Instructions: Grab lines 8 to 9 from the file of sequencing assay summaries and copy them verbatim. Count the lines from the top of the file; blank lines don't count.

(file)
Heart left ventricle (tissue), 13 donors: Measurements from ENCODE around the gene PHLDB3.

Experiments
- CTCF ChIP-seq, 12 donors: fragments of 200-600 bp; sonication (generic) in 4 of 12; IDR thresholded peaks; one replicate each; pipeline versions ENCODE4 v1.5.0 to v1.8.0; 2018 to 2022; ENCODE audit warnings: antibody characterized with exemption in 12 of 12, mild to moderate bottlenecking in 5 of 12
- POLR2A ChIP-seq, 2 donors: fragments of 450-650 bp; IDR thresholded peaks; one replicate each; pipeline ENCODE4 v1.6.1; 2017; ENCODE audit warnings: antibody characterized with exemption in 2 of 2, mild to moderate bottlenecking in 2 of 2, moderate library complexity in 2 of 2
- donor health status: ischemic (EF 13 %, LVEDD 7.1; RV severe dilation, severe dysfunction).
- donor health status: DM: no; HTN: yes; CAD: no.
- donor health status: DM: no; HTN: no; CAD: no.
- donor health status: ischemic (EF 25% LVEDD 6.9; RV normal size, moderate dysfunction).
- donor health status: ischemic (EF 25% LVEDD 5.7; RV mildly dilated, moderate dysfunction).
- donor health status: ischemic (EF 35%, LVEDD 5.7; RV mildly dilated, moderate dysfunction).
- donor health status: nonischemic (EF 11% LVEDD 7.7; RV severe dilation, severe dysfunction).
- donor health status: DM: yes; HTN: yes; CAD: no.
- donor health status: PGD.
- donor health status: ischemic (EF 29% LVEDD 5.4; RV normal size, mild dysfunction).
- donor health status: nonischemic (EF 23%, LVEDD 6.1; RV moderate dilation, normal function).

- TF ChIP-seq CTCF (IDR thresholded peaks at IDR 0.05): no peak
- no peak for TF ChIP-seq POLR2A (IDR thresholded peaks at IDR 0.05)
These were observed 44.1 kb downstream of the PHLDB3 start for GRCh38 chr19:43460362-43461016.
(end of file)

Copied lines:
- donor health status: ischemic (EF 25% LVEDD 6.9; RV normal size, moderate dysfunction).
- donor health status: ischemic (EF 25% LVEDD 5.7; RV mildly dilated, moderate dysfunction).